One of the first things I work on with many of my clients is learning to trust their bodies. Most Christian communities teach people that our bodies are suspect. Often we're taught that our desires for food, pleasure, and happiness can all be overdone if we're not careful, and lead to gluttony, lust, and avarice/greed. Most of us are already aware of how our churches have taught us to not trust our bodies, but this lack of trust is also coming from our general culture.
When I think back to my public school education, I remember that my life was dictated by bells. Each year I would look at my schedule and see when my lunch was... 11:30 or 12:00 or 12:30. I would be discouraged from going to the bathroom unless it was between classes. I was forced to wake up to an alarm most days.
We were never taught to listen to our body's natural rhythms and signals. I was never told I could eat my lunch when I noticed I was hungry, or could just leave to go to the bathroom whenever I needed without having to raise my hand and announce my need to the whole class. I definitely was never encouraged to sleep until I was ready to wake up and come to school then.
If we weren't taught or encouraged to listen to our body's most basic needs (eat, sleep, and relieve ourselves) why would we expect ourselves to be able to trust, or even hear, what our body needs in the bedroom?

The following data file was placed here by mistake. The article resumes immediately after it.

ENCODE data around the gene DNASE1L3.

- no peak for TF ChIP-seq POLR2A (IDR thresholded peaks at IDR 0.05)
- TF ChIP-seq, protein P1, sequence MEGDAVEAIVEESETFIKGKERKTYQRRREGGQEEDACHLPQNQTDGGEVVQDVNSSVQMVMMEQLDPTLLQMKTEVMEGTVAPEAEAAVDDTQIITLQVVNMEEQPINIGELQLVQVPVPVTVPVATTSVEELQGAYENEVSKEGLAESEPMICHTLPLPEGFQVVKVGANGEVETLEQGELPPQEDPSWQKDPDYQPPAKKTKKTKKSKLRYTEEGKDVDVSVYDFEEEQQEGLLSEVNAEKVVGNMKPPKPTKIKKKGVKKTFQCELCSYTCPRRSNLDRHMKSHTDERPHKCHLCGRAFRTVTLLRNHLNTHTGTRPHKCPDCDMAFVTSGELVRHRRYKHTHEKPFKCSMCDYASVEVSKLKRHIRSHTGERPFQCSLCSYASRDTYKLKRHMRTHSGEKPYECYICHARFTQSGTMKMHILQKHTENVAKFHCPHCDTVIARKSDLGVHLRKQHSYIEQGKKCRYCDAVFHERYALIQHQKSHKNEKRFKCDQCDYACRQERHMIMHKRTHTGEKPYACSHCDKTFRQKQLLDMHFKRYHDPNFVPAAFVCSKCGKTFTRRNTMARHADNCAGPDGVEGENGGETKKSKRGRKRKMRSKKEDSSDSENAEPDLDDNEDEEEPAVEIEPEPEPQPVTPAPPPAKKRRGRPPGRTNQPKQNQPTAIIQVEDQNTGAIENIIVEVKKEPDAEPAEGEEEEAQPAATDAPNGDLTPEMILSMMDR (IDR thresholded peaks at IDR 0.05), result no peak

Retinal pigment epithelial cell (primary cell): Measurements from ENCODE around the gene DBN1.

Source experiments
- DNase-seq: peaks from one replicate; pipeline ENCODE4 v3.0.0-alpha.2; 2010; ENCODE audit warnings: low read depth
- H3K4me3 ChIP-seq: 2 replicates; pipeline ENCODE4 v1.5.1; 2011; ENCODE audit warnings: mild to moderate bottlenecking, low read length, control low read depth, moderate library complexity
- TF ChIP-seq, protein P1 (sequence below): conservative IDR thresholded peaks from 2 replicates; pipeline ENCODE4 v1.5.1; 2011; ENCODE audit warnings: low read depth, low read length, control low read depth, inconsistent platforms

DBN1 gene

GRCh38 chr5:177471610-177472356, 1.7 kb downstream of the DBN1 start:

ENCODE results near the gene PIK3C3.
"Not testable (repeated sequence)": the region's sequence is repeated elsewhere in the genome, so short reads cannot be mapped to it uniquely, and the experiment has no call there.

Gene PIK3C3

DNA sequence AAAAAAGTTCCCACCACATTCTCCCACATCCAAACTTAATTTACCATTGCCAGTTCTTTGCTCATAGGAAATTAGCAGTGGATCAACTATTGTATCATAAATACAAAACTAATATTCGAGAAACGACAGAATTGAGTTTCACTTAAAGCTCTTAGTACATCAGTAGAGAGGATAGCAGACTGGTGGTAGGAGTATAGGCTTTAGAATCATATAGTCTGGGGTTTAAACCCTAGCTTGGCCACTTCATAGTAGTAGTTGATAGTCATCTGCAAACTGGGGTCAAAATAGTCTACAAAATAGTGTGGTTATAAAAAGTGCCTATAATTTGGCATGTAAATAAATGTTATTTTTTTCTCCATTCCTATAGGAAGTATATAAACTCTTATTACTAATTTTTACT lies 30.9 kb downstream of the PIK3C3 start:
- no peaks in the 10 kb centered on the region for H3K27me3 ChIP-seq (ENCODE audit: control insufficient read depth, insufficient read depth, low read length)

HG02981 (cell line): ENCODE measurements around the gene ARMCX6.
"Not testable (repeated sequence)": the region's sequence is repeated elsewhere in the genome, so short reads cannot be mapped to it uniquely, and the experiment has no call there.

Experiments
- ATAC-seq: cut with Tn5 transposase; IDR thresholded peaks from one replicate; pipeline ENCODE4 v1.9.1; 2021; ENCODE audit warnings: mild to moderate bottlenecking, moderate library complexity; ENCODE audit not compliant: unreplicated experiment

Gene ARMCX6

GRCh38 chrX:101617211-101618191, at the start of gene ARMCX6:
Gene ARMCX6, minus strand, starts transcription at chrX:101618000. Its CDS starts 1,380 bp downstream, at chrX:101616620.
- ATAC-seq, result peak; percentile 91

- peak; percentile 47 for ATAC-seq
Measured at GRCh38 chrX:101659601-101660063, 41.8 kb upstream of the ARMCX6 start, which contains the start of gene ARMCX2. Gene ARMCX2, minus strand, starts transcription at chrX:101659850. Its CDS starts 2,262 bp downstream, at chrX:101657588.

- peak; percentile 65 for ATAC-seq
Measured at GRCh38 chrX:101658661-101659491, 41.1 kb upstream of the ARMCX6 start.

All that to say, be gentle with yourself if you're having trouble trusting your body. It's a skill, and one that we weren't encouraged to learn. If you want a good place to start choose one day to eat on your own timeline, or to be extra attentive to when you need to pee without getting too swept up in other activities (like work). If you want something more advanced, take a moment at the top of every hour to do a body scan and ask your body what it needs in that moment (movement, water, snack, to look away from a screen, some touch, a pleasant smell, etc.)
A word on anxiety.
Someone in my Facebook group this week asked about how to trust our bodies when we have anxiety.
Anxiety is your body communicating a need to you. Regardless of if you're anxious because of the way a previous trauma is impacting your body or if there's just something that's making you anxious right now, your anxiety is your body's way of telling you something's not right. Get curious about what's off in your life. Are you trying to get too much done? Is a relationship feeling scratchy? Is there something else not quite right? And then take just one simple step toward finding more comfort. Now, if there is trauma that needs attention, I encourage you to seek out a mental health counselor for help (and as a reminder, I'm not a licensed mental health counselor... I'm a sex coach with some trauma-oriented training, and a MA in theology. I work with people who've experienced trauma, but I don't work on the trauma directly.)